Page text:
Updated: Mar 26
“We are at last beginning to relegate to history books the days of the token, one-at-a-time woman.” - Ruth Bader Ginsburg
U.S. Supreme Court Justice Ruth Bader Ginsburg, herself so often a “one-at-a-time woman,” changed the world for American women by systematically dismantling legal sex discrimination. When Ginsburg started her work in the 1960s, the Supreme Court had never invalidated a law that discriminated based on sex. Instead, it had rejected every challenge to laws that treated women worse than men. Ginsburg changed that in 1971, when her brief to the Supreme Court in Reed v. Reed, 404 U.S. 71 (1971), convinced the nine male justices to invalidate a state law that required probate courts to appoint men when both a man and a woman sought to administer an estate.
Ginsburg’s legal campaign for gender equality took flight in Moritz v. Comm’r, 469 F.2d 466 (10th Cir. 1972), when she and her husband, a tax attorney, successfully challenged a caregivers’ tax benefit afforded to women but not men. The case laid the groundwork for Ginsburg’s approach to sex-discrimination cases. It also provided a roadmap; the government petitioned for certiorari, stating that the decision "cast a cloud of unconstitutionality" over hundreds of federal statutes — which it listed in an attachment. Ginsburg spent the next decade successfully litigating to overturn those statutes.
Ginsburg argued six gender discrimination cases to the Supreme Court, winning five. Her strategy: represent male clients to show the all-male Court how gender discrimination hurts everyone. It worked; her advocacy took apart sex-based preferences in Social Security benefits, military spousal benefits, and jury service. Her brief in Craig v. Boren, 429 U.S. 190 (1976), helped create the intermediate scrutiny test for gender-based laws. After the Supreme Court failed to find that pregnancy discrimination constituted sex discrimination, Ginsburg’s advocacy helped lead to the passage of the Pregnancy Discrimination Act of 1978. (Ginsburg herself had been demoted when she became pregnant with her first child while working at a local Social Security office; as a professor at Rutgers Law School, she hid her second pregnancy until after the university renewed her contract.)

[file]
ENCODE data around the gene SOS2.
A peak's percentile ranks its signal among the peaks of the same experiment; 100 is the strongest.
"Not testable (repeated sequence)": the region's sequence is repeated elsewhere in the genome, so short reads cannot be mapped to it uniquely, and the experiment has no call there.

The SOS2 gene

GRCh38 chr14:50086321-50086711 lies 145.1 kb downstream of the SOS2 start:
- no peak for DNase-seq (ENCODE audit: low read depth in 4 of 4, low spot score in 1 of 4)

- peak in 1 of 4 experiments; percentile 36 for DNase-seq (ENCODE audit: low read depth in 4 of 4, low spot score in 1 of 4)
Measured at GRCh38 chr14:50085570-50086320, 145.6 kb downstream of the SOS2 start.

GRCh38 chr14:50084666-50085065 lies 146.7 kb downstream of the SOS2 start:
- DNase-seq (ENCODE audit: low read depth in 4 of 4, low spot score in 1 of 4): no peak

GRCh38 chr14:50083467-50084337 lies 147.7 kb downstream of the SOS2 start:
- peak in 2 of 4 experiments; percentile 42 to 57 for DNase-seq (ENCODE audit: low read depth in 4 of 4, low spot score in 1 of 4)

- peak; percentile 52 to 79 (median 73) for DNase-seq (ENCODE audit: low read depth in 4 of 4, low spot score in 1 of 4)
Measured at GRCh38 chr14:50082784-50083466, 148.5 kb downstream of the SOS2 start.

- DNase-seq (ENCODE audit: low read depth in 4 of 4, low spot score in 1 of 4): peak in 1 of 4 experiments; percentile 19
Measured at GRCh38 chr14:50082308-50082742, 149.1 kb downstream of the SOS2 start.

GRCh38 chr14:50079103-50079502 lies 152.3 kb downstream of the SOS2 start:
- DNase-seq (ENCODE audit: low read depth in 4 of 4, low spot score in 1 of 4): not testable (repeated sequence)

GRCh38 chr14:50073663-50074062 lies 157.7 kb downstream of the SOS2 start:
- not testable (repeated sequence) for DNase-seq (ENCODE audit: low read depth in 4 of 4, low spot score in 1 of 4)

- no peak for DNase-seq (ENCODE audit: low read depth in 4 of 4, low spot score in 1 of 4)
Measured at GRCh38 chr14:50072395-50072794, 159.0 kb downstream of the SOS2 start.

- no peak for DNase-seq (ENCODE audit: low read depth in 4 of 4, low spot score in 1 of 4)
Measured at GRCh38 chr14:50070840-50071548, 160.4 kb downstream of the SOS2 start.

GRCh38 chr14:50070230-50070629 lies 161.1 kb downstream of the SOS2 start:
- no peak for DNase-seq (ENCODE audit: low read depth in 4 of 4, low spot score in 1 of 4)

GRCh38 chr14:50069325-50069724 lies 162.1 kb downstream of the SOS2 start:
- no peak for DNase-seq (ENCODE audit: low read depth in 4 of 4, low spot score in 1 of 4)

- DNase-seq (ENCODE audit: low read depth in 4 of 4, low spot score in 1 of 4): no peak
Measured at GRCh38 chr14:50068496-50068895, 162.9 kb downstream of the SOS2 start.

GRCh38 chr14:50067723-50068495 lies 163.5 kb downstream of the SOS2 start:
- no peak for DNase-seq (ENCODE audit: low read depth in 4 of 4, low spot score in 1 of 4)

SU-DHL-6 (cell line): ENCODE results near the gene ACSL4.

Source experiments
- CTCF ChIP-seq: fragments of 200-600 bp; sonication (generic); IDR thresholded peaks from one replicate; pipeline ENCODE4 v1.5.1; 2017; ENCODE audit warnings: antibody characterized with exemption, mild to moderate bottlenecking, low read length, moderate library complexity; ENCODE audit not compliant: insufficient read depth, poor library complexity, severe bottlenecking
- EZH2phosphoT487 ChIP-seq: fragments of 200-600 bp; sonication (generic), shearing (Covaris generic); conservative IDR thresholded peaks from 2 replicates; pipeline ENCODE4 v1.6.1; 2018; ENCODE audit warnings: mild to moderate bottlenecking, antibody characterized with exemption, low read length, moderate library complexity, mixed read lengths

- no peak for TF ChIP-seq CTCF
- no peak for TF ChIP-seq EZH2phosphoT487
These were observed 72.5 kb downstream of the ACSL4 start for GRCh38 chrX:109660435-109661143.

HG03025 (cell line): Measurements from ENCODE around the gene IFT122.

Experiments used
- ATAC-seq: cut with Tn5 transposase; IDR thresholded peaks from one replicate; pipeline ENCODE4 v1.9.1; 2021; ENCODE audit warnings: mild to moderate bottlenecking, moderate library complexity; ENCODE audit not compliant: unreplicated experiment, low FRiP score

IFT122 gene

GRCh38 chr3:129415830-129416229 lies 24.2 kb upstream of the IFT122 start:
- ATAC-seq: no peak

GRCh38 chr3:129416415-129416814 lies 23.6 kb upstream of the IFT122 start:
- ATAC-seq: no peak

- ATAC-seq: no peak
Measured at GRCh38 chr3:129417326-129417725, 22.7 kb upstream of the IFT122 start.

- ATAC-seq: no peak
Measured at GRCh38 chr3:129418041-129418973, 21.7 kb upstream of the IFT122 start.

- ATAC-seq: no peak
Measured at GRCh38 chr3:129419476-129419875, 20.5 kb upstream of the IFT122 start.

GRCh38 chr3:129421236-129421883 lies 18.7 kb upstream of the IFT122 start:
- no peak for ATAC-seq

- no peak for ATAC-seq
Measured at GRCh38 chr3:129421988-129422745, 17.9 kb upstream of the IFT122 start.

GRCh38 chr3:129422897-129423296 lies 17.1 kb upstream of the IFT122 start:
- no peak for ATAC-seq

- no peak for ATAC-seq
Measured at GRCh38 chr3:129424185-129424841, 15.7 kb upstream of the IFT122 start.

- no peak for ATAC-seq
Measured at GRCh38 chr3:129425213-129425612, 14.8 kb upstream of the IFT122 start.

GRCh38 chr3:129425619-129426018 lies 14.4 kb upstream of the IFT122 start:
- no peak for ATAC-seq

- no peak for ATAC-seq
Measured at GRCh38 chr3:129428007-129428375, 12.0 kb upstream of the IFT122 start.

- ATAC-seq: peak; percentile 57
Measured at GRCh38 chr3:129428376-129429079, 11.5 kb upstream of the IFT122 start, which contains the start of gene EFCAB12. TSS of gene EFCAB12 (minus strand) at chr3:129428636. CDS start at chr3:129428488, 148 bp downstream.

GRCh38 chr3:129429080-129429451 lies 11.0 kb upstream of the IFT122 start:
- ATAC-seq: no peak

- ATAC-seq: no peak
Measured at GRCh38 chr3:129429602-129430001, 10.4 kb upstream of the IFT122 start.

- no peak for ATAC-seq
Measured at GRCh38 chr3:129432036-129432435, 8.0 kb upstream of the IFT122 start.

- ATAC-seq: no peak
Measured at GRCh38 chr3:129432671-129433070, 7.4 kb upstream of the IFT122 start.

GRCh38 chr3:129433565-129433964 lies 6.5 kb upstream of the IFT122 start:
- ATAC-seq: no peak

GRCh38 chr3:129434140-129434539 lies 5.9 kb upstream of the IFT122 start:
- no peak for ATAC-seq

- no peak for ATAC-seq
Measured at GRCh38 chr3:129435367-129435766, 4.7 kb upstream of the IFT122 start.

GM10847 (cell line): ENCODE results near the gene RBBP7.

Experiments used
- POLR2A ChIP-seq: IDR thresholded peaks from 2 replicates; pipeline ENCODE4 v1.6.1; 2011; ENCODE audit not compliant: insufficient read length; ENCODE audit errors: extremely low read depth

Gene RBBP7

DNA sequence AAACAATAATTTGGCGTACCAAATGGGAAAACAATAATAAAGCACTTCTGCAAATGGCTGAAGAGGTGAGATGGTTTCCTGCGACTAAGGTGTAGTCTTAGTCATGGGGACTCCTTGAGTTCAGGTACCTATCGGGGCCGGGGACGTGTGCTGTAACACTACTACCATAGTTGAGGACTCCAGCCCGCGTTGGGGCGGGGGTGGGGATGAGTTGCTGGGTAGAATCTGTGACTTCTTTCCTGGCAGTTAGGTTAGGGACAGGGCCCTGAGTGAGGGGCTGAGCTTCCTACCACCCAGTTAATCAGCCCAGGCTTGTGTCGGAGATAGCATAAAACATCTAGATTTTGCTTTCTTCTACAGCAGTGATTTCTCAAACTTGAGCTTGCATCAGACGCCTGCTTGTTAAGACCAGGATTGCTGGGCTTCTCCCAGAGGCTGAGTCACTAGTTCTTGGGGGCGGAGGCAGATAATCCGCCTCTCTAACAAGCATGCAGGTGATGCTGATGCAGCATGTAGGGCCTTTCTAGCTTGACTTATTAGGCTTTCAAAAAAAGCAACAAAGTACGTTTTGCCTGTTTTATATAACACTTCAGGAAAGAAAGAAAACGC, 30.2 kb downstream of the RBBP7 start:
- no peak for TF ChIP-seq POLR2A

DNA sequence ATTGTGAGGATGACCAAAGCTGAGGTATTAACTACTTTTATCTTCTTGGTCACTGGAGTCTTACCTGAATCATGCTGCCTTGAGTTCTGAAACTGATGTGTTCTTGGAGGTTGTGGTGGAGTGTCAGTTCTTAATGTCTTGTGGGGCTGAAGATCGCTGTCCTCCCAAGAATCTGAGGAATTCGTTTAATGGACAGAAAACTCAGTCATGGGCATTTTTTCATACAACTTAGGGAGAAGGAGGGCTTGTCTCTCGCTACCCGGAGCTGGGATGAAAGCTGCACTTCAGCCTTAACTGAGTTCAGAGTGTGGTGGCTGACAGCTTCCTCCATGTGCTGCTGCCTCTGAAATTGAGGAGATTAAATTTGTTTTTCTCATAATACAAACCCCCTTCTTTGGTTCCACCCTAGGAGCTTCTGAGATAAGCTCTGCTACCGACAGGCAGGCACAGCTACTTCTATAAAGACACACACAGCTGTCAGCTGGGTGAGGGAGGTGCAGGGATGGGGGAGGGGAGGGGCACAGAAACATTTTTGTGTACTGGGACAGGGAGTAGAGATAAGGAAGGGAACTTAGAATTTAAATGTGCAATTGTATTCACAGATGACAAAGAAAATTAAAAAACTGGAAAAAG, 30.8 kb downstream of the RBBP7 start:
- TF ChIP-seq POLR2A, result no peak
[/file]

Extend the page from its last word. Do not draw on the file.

Ginsburg took the bench as the second female Supreme Court Justice in 1993. In 1996, she authored U.S. v. Virginia, 518 U.S. 515 (1996), barring state schools from conditioning admission on gender. More broadly, though, the case prohibits any government action that “denies to women, simply because they are women, full citizenship stature — equal opportunity to aspire, achieve, participate in and contribute to society based on their individual talents and capacities.” Her dissent in Ledbetter v. Goodyear Tire & Rubber Co., 550 U.S. 618 (2007), led to the passage of the Lilly Ledbetter Fair Pay Act of 2009, which amended the Civil Rights Act of 1964 to expand plaintiffs’ rights in pay discrimination lawsuits.